Kid-Friendly Plant Projects for Spring

Easy ways to enjoy nature with your children

Spring is here as far as the calendar is concerned, but it is still quite chilly and brown in Vermont. It is what we call “mud season”, when the snow melts and everything is brown and mucky as the earth thaws and comes to life once again. This is the time of spring peepers--frogs with a beautiful chirp that can be heard near ponds and vernal pools at sunset. It warms the heart to hear this sound on an April night because it means spring is here. This is also the time of green buds on trees, ramps growing in the woods, fiddlehead ferns unfurling on the forest floor, and trout lilies revealing their spots amidst brown leaves leftover from fall (learn more about safely wild-harvesting spring edibles here).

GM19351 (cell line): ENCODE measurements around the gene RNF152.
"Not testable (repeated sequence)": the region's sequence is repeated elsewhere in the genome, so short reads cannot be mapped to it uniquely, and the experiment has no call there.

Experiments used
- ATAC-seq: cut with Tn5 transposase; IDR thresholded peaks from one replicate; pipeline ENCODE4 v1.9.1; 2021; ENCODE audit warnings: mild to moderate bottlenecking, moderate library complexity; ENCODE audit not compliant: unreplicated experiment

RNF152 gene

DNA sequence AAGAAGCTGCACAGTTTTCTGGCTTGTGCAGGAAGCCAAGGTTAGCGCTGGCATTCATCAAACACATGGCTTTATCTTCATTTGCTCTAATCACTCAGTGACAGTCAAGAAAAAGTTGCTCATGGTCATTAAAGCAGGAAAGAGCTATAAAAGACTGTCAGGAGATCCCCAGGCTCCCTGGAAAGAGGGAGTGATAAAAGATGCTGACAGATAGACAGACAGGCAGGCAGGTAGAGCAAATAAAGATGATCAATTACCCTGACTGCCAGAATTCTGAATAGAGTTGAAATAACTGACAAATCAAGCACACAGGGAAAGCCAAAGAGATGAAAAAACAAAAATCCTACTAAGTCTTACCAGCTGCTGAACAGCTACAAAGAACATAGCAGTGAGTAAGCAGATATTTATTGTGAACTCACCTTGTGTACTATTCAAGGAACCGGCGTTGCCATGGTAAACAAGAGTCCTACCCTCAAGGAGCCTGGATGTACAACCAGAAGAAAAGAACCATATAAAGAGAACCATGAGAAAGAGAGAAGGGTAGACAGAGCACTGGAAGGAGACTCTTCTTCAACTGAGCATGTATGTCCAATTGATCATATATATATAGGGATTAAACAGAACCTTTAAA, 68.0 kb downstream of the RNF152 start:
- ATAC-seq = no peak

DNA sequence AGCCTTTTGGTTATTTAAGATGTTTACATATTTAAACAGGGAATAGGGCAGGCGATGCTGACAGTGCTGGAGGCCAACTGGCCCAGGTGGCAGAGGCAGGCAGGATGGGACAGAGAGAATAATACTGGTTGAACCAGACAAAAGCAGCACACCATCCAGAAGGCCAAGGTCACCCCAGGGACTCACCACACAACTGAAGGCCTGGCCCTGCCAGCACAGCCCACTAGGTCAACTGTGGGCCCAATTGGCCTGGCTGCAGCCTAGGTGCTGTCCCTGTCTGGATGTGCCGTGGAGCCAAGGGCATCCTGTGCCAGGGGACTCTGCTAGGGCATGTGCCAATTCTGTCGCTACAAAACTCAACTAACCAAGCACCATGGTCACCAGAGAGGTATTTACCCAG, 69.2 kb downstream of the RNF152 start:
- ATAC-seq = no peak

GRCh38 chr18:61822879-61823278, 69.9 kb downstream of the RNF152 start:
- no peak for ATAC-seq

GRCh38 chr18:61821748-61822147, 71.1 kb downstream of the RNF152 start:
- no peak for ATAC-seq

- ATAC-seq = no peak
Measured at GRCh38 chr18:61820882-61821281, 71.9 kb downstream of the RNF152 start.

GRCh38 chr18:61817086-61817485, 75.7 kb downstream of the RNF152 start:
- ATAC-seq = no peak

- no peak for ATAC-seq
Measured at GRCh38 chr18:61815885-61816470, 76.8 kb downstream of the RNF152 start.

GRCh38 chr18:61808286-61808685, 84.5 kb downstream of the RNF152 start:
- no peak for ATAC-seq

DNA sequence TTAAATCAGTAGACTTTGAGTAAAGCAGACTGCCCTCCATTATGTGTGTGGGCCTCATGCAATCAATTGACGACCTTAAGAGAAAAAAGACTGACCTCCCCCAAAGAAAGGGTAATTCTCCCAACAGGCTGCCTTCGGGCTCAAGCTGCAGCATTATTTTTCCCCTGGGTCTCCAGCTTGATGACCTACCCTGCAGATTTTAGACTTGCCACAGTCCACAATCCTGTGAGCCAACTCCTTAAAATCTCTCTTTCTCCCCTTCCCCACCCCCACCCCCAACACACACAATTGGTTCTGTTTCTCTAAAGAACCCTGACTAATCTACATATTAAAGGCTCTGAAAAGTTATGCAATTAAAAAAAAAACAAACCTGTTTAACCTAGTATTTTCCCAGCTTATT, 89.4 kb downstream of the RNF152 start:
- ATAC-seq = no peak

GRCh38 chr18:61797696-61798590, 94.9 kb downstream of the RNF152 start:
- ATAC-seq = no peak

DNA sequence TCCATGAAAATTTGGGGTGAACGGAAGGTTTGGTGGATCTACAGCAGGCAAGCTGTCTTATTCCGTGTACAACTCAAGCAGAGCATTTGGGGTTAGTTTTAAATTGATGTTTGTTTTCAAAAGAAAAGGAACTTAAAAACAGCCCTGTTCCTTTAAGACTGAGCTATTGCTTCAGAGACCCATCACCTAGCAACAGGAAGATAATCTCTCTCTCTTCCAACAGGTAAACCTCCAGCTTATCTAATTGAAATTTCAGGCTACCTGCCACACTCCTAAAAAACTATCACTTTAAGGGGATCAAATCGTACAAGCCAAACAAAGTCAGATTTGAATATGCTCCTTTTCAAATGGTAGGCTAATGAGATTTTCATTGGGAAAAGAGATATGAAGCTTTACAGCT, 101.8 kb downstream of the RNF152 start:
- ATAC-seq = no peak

spring flowers

Now that I am spending a lot more time with my kids as we shelter-in-place, we are thoroughly enjoying our outdoor time in the woods around us, watching spring come alive. We are also testing out some new projects we wanted to share that combine nature and art. One thing I love about plants is their wide-ranging qualities and uses. Echinacea, for example, can be appreciated as a gorgeous flower in a summer garden, harvested for its powerful medicine in fall (or for its seeds) or permitted to winter-over so the petals fall away and a beautiful dried cone is left that can be used as a paint brush!


In the past few weeks we have had fun examining not only the tiny spring buds around us, but also finding all the beauty that winter left behind--dried sensitive ferns, echinacea, asters, milkweed pods, etc., and using these natural items for art projects. Below I discuss three different simple spring projects that let you enjoy nature with your kids.


Things you’ll need:

  • Natural materials to use as paint brushes
  • Paper or birch bark
  • Mud or any other type of paint